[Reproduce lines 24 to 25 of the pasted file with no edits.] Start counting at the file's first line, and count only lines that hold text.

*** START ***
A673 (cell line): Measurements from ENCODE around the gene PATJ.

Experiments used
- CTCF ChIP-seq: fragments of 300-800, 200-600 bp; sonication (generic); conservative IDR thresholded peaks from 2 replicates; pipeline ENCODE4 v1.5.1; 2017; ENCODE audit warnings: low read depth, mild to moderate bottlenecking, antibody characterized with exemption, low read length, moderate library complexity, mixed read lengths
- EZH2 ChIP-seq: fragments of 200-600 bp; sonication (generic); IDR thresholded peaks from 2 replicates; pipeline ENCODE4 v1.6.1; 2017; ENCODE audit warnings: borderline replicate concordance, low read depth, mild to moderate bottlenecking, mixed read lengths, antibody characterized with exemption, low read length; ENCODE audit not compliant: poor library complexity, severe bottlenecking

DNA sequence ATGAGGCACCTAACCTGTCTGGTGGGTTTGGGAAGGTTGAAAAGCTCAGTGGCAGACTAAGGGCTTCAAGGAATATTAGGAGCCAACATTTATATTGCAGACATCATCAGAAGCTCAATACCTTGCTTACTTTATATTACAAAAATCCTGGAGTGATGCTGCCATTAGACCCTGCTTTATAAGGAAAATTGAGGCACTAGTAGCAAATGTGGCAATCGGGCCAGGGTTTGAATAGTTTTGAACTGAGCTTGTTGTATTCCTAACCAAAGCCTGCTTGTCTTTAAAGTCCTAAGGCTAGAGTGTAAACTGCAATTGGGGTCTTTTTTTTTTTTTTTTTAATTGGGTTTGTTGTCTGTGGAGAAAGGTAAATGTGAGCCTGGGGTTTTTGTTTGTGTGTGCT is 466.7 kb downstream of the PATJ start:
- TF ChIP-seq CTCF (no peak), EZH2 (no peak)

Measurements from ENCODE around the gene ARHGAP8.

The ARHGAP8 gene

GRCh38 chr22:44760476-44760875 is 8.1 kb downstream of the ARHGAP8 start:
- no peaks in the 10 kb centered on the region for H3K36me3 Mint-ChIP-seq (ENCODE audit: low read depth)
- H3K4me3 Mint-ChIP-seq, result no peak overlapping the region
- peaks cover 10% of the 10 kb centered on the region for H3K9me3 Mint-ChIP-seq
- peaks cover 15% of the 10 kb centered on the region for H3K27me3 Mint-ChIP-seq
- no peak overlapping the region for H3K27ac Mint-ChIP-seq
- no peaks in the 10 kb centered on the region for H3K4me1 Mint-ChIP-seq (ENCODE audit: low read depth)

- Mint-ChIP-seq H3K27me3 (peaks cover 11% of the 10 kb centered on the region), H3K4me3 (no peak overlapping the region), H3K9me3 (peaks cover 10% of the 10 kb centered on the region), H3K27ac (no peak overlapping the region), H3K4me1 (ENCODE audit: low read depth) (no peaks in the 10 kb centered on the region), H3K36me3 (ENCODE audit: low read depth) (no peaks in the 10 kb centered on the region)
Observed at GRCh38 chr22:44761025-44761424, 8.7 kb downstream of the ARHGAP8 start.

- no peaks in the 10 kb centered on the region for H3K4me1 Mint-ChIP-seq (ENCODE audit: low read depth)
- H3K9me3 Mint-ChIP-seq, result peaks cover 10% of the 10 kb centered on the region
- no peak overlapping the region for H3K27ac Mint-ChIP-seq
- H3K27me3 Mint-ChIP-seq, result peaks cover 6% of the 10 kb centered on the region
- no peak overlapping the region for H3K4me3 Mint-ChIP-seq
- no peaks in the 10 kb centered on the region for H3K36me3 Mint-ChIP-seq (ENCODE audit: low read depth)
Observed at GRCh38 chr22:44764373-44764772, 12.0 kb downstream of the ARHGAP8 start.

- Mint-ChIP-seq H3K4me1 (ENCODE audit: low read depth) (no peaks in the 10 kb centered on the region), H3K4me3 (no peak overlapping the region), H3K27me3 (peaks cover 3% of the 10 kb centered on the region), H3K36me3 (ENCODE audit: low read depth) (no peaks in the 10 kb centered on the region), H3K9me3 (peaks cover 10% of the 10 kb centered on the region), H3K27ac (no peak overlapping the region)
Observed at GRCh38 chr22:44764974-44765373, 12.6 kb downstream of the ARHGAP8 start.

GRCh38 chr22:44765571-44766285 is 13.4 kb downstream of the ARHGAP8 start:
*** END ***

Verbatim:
Observed at GRCh38 chr22:44764373-44764772, 12.0 kb downstream of the ARHGAP8 start.

- Mint-ChIP-seq H3K4me1 (ENCODE audit: low read depth) (no peaks in the 10 kb centered on the region), H3K4me3 (no peak overlapping the region), H3K27me3 (peaks cover 3% of the 10 kb centered on the region), H3K36me3 (ENCODE audit: low read depth) (no peaks in the 10 kb centered on the region), H3K9me3 (peaks cover 10% of the 10 kb centered on the region), H3K27ac (no peak overlapping the region)